NEW YORK — Like the Yonomamo of Venuzuela, the ultra-rich WASPs of New Jersey are a dangerous tribe. Dirk Wittenborn’s latest novel, “Fierce People,” compares the two packs. The members of the former hit each other with clubs. The members of the latter send their dogs after foxes for fun. And both fascinate novelist Wittenborn’s Finn Earl, a 15-year-old Lower East Side kid who winds up in rural New Jersey in 1978 surrounded by old money.
After 18 years of writer’s block, Wittenborn looked to his own experience in those wilds, a world introduced to him at a tender age by his sisters Gretchen, who married into the Johnson family, and Betsey Miller, who along with her husband owns the Robert Miller Gallery. “I was acutely aware of being the poor boy at the party,” he says, lighting a cigarette in his elegant East Village apartment. “You don’t have the clothes and you’re way out of your league.”
And the tribe has strict rules. “You can’t actually buy anything,” the author notes. “You are just supposed to have it hanging in the closet. Doesn’t everyone own white tie?” When Finn is invited to his first fancy party, his mother seeks out an old tux, not a new one, so that no one will guess he didn’t own it all along.
But while Wittenborn’s own experiences at Turkey Coop Farm, the Johnson compound in Pottersville, N.J., informed his writing, “Fierce People” follows in the tradition of novels like “The Great Gatsby” that are steeped in the rituals of social climbing and class. “When they’re reading it, I wanted people to think, I’ve been to a place like that, but I wasn’t very welcome,” he says. “There are places like the one I describe everywhere.”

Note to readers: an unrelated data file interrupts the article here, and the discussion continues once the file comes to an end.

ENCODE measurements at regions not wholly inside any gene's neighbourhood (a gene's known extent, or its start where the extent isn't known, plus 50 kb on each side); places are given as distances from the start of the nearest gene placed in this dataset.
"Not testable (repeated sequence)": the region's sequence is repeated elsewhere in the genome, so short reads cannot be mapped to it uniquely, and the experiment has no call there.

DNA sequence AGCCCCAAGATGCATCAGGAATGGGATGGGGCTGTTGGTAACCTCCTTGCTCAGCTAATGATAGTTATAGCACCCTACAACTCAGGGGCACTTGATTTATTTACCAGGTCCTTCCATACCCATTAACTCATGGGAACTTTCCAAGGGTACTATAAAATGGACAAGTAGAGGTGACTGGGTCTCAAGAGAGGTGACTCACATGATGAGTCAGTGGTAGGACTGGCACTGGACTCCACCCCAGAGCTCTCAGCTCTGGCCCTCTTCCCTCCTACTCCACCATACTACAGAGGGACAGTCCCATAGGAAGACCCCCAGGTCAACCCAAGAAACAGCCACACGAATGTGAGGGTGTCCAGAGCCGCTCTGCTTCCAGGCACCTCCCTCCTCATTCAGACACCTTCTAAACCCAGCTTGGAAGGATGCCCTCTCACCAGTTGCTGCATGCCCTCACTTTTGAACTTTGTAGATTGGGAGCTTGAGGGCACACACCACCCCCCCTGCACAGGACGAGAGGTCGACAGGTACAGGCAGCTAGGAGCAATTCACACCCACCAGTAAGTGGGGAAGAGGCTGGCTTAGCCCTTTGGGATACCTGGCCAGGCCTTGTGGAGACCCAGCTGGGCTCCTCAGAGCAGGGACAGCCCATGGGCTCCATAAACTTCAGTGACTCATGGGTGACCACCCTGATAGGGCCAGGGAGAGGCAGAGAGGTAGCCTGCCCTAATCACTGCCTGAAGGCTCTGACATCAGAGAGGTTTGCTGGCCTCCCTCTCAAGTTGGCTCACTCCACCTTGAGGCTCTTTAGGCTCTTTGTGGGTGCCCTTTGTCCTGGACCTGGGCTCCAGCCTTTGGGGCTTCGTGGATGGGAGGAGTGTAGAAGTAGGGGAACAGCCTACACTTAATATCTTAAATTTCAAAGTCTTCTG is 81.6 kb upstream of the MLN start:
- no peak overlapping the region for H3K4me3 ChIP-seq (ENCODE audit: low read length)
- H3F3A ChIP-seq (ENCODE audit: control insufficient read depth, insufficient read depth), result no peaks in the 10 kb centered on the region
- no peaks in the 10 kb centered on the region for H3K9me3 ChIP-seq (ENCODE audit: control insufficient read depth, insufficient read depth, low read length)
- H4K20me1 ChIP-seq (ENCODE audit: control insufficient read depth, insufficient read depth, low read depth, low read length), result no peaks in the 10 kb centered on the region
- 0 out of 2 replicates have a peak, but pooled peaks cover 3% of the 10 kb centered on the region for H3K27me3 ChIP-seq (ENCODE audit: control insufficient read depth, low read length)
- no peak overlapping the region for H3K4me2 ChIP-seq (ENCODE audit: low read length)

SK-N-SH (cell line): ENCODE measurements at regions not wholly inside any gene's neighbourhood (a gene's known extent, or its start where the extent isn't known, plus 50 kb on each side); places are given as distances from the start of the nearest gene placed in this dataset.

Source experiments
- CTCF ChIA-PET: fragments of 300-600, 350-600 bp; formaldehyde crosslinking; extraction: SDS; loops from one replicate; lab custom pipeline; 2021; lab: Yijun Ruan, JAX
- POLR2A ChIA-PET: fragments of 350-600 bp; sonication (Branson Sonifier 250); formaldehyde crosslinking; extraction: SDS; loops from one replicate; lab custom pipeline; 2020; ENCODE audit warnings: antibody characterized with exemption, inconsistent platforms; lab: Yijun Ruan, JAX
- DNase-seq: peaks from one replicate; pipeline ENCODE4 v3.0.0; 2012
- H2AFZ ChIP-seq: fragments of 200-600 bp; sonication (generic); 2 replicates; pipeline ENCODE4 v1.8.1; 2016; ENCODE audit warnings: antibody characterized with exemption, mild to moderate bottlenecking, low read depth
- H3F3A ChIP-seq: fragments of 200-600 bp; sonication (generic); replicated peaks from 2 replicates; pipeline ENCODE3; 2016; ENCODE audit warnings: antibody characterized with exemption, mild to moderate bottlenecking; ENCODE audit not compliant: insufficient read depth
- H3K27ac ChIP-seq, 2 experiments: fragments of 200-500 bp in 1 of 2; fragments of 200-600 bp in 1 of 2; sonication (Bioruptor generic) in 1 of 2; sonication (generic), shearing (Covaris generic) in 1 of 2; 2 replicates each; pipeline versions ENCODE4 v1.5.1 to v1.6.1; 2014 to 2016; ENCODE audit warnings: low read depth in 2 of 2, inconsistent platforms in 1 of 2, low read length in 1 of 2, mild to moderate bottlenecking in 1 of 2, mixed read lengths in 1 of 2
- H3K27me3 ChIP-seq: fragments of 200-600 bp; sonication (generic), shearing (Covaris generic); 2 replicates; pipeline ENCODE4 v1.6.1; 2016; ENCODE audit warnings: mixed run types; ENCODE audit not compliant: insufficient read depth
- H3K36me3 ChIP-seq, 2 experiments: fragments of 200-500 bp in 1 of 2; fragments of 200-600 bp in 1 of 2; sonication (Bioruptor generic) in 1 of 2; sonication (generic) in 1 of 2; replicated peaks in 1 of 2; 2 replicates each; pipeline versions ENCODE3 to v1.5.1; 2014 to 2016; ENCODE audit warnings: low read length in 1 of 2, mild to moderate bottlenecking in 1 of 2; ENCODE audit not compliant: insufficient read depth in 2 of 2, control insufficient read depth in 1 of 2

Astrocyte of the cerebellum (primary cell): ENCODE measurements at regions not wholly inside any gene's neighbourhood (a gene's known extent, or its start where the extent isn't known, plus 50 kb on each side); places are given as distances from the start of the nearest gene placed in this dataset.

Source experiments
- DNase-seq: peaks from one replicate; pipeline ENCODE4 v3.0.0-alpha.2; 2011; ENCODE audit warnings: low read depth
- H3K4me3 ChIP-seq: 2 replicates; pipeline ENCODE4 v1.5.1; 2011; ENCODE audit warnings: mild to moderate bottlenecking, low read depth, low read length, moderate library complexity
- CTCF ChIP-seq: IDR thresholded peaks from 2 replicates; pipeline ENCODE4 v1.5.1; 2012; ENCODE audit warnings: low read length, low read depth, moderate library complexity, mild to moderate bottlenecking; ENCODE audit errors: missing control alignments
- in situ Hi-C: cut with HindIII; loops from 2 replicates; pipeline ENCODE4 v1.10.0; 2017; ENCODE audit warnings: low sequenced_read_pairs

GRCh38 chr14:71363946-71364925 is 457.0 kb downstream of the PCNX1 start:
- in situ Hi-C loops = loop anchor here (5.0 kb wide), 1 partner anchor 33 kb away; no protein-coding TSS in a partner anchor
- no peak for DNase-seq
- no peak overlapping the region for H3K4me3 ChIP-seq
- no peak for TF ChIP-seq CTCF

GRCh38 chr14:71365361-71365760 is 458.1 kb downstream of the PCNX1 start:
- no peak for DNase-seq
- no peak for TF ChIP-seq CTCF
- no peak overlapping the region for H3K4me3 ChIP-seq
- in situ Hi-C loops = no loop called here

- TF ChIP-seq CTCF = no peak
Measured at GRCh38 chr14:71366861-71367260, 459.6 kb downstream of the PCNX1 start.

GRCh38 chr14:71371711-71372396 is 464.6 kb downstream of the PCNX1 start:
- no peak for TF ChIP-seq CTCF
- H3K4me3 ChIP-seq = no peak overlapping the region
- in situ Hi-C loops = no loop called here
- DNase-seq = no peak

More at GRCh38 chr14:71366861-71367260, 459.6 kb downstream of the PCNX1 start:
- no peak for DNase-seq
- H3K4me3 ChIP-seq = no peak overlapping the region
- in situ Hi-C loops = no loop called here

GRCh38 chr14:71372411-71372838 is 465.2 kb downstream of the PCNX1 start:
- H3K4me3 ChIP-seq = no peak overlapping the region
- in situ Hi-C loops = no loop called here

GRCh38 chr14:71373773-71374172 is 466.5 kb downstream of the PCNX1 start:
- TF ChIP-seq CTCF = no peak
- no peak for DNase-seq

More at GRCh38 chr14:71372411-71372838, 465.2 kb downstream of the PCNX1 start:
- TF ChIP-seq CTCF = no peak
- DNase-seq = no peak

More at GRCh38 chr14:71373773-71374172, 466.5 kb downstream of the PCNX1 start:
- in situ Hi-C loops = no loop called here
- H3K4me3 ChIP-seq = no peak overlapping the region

Both of Wittenborn’s parents were born in Illinois and went to Yale, though they never shook their Midwesterner’s fascination with the East. “I started the story in 1978 because that’s the moment that ass kissing turned into networking,” he says. “My parents were great networkers.”
For his part, he felt like an outsider, even though he did well with the monied crowd, playing tennis with his sisters’ friends and charming them with all his might. “I’d never written about this part of my life,” he says, “but I became grotesquely fascinated with the wealth of America. I feel like I’ve lived through two gold rushes. You see this Ralph Lauren look sold to the world. Everyone wants to look like an old WASP. Everyone is emulating the same thing.
“The height for me came when I was at a Millennium party,” he continues. “I heard a woman say, `I was in the shower of our small jet when turbulence hit.’ It was a haiku. I knew that we were at the end of an empire.”
The book, published by Bloomsbury this July, was met with high praise upon its release last month in England, when Griffin Dunne quickly optioned the movie rights.
And now that he’s found his way back to the world of wealth, Wittenborn will delve even deeper. He’ll continue Finn’s story in two more books to complete a trilogy, and has helped his nephew, Jamie Johnson, produce a film on the young and rich. They hope to take the documentary, which includes interviews with Ivanka Trump, S.I. Newhouse the fourth and Georgina Bloomberg, to Sundance next year.
The manicured world of his subjects might boast the brutality of remote Venezuela, but Wittenborn just can’t seem to get enough. “I remember the first house I’d come to where all the motors for the refrigerators were kept in the basement so they wouldn’t be heard,” he says. “This world has such incredible taste. Any thinking person has to be fascinated by what’s beautiful about it.””